International Egg and Poultry Review

US - By the USDA's Agricultural Marketing Service (AMS). This is a weekly report looking at international developments concerning the poultry industry. This week's report is about the poultry situation in Russia.
calendar icon 25 March 2009
clock icon 5 minute read

Russian Meat and Poultry Prices

Inflation rose 13.3 per cent in 2008 according to the Russian State Statistic Service (Rosstat), much higher than the Russian government’s forecast of 7 per cent. January 2009 inflation rose 2 per cent, with most of the increase attributed to the increase in meat and poultry products. Average food prices rose nearly 18 per cent in 2008 while average retail prices for meat and poultry increased by more than 23 per cent. Disposable income only grew 2.7 per cent in 2008, compared to a 12.1 per cent increase in 2007. During the last six months the Russian ruble decreased by 35 per cent against the US dollar (1 USD = 23 Rubles in Sep 2008 compared to 36 Rubles in March 2009), making imported goods much more expensive.

About 30 per cent of total poultry and meat retail trade takes place at open air markets. Ministry of Agriculture officials have been planning for many years to develop a system of cooperative farmers markets to make the distribution chain shorter and thus allow customers to buy lower priced meat and other food items. Under this plan agricultural products would go straight from the field/farm to farmers markets and would be traded by farmer’s representatives, avoiding the retailers.

Some experts expect that consumers may begin buying more in traditional markets than in supermarkets. In view of the economic crises the Moscow city government decided to suspend its program targeted at decreasing the number of kiosks, booths, stands and truck-bed kiosks. Originally they planned to close 1,500 trade kiosks in 2009, 20 per cent of the total number.

Ministry of Agriculture officials publically vowed to limit meat and poultry imports in order to protect domestic meat and poultry producers during the global financial crises. A major cause of concern of Russian government officials is the ability of new pork and poultry producers to repay their subsidized loans financed under the National Priority Project for Agriculture.

Imports of meat and poultry suffered steep declines in the fourth quarter with December sales falling to a fraction of historic averages. The majority of declines can be attributed to the cancelling of contracts due to importers’ inability to obtain credit and the plummeting ruble which has made imports significantly more expensive.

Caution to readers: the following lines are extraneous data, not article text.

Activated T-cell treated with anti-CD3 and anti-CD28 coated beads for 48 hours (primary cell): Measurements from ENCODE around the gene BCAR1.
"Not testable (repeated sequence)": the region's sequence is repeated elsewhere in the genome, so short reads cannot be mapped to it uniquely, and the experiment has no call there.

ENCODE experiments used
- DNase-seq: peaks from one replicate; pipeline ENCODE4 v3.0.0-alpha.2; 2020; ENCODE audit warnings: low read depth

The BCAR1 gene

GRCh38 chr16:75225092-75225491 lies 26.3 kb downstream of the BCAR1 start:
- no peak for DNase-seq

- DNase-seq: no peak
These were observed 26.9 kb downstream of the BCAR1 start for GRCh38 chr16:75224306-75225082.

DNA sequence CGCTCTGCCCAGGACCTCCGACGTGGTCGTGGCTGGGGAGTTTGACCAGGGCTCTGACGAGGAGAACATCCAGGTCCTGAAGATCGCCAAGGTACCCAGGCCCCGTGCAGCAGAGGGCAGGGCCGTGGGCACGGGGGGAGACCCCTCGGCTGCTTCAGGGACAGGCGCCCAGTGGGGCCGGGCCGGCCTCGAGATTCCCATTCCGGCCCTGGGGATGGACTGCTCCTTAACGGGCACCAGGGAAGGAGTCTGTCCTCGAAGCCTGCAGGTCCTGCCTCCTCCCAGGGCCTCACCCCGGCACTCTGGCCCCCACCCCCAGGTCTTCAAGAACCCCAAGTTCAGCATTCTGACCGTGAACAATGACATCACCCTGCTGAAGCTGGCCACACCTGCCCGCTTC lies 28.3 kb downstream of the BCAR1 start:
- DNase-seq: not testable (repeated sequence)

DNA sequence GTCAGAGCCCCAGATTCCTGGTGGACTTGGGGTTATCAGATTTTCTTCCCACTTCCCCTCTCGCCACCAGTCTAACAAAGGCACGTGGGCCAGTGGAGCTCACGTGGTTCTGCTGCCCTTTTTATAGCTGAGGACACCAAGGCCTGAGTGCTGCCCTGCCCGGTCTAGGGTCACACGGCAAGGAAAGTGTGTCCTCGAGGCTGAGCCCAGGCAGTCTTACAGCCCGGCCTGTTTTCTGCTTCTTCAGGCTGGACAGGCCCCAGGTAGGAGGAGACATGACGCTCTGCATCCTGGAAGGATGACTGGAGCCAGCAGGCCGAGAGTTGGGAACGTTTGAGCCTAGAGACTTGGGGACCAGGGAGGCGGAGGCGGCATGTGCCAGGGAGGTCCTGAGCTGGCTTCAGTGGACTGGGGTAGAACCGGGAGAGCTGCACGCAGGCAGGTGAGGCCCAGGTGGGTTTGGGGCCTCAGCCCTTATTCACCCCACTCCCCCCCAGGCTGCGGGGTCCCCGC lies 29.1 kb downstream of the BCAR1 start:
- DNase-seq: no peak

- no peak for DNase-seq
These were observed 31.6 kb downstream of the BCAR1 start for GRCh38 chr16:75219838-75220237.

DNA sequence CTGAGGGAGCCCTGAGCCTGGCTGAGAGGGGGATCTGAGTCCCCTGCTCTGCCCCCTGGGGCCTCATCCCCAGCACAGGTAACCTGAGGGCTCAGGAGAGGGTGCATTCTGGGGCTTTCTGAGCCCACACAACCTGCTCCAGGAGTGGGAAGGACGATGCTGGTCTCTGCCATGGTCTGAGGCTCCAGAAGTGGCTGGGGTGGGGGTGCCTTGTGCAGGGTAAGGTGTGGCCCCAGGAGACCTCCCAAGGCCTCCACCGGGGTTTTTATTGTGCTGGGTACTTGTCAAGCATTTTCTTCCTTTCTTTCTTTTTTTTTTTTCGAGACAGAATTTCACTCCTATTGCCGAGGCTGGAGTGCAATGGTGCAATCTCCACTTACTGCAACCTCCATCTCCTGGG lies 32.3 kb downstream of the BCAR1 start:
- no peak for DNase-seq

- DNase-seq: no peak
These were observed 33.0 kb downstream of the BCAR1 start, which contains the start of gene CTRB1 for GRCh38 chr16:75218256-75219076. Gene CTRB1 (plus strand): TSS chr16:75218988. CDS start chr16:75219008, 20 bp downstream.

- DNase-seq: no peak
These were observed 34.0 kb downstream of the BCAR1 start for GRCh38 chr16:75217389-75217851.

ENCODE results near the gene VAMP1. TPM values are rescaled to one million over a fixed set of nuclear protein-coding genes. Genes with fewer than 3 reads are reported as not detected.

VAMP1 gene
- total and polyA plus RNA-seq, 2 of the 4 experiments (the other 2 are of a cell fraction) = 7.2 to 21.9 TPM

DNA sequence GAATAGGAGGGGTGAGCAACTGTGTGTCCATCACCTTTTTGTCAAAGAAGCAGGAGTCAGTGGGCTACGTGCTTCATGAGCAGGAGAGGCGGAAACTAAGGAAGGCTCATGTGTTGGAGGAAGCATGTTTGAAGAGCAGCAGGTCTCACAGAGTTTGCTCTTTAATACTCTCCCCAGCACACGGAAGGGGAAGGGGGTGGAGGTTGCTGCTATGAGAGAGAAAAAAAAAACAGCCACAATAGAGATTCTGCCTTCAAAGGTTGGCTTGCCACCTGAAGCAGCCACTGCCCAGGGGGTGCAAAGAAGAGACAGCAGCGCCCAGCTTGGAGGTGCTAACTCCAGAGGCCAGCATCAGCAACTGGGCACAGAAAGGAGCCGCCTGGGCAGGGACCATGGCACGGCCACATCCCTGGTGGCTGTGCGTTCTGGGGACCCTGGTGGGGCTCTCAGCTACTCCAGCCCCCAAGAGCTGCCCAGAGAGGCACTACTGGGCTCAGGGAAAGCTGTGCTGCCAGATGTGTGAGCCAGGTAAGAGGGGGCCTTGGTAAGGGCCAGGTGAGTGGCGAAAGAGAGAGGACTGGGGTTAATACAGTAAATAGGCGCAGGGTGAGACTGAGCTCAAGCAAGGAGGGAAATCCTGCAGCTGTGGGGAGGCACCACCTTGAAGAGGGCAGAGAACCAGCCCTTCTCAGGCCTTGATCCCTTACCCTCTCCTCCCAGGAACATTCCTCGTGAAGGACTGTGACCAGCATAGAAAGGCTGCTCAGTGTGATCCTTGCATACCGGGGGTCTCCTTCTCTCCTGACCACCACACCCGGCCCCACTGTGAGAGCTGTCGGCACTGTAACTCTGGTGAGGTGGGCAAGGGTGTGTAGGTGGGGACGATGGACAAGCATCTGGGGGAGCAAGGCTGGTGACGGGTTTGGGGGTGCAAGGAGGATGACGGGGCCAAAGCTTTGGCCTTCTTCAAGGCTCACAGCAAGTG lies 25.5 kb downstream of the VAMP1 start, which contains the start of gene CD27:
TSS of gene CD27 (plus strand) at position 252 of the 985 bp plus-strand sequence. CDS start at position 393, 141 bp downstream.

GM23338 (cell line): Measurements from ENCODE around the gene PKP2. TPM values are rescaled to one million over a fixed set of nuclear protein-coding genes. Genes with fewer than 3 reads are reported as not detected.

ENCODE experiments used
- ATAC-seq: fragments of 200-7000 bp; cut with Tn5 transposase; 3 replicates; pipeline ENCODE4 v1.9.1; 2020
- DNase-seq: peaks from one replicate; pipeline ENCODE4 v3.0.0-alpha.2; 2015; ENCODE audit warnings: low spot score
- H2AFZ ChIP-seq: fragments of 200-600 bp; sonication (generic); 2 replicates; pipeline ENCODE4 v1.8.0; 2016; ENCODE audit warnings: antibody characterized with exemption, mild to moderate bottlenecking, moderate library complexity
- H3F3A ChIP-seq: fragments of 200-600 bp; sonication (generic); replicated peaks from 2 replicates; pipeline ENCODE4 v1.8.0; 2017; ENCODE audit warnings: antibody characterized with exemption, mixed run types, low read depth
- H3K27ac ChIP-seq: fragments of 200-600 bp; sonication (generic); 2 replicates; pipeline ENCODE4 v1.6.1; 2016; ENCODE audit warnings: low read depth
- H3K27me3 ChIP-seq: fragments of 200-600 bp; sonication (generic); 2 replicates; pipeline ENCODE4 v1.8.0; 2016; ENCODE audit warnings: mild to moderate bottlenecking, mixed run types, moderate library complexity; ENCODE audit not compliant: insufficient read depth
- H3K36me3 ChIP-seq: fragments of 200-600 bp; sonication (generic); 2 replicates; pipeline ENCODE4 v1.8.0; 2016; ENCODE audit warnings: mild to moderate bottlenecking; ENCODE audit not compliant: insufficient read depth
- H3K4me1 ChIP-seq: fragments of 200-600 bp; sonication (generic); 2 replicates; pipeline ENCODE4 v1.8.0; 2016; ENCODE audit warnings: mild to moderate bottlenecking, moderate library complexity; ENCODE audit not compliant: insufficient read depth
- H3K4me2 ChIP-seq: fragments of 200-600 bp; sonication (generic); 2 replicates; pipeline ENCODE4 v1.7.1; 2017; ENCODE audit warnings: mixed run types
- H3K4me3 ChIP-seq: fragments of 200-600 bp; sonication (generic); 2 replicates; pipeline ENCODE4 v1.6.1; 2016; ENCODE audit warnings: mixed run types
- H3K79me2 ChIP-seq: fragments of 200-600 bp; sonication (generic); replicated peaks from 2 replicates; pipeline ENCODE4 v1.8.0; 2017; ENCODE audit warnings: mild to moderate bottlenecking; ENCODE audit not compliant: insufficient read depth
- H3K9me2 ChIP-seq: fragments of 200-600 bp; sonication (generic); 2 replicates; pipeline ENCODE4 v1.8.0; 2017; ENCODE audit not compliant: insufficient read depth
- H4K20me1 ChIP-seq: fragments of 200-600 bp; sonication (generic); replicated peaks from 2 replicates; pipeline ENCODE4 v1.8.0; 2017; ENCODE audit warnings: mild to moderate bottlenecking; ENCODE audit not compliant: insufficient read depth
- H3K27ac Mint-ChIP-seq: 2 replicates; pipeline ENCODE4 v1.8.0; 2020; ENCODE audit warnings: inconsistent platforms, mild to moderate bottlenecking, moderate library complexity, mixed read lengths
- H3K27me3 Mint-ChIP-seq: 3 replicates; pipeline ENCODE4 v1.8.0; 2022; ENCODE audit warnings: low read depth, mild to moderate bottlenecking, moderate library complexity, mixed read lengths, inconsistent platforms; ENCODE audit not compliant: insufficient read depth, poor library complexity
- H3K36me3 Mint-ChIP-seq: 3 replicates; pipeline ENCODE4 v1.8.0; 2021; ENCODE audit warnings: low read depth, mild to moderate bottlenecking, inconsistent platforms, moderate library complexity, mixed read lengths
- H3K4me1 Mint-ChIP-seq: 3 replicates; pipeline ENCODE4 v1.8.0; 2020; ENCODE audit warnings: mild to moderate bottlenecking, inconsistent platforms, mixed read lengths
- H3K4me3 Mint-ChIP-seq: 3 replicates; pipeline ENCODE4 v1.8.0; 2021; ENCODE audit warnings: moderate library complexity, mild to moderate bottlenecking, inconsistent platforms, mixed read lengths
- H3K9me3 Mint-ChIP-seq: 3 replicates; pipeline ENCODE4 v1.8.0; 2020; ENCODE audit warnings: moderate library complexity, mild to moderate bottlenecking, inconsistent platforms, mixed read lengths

Higher beef and pork prices will likely result in consumers turning to less expensive poultry meat and eggs.

Source: Russian Customs Foreign Trade Statistics

The price gap between wholesale domestic and imported leg quarters generally hovered around 10 Rubles/kg in the first half of 2008 and fell to between 3-6 Rubles/kg in the second half of 2008.

Between December 2007 and December 2008 retail prices for frozen whole chicken increased 24 per cent in Moscow open-air markets, but fell 2 per cent in Moscow hypermarkets. Retail prices for frozen pork jumped 45 per cent in open air and 15 per cent in hypermarkets while beef rose 15 per cent in open air markets and 10 per cent in hypermarkets.

Tariff-rate quotas on beef, pork and poultry meat imports for 2009 were modified after Russian officials held consultations with major trading partners in late 2008. The duty on poultry imports exceeding the quota increased to 95 per cent but not less than 0.8 Euros per kilogram. The previous rate was 40 per cent but not less than €0.32/kg. The over quota duty on chilled and frozen beef was lowered to 30 per cent, but not less than €0.30/kg. Pork was increased to 75 per cent and but not less than €1.5/kg (previously 45 per cent and €0.55/kg).

A conference titled, “Regime of Meat Imports Regulation for 2010 and Following Years,” took place in late January 2009 and was headed by Minister of Agriculture Aleksey Gordeyev. Participants included representatives of the Russian Meat Union, the Union of Meat Suppliers, the Russian Poultry Union, the National Meat Association, the Russian Union of Pork Producers, the Russian Union of Industrialists and Entrepreneurs and the Association of the Russian Poultry Market Operators in a discussion on developing a new policy on meat and poultry imports after 2009. Gordeyev noted the necessity for “maintaining the current quota regime” which helps investors and market players better forecast the situation with more precision. At the same time Gordeyev believes that planning a TRQ distribution system should include all meat varieties and their volumes and should not be longer than a three year period (2010-2012).

“We need to establish such proportion of domestic and imported meat products that would enable us to resolve the issues of Russia’s food security with consideration of changing global economic situations and influences of the world financial crisis,” Gordeyev underlined.”

Source: USDA/Foreign Agriculture Service Attaché Reports

Further Reading

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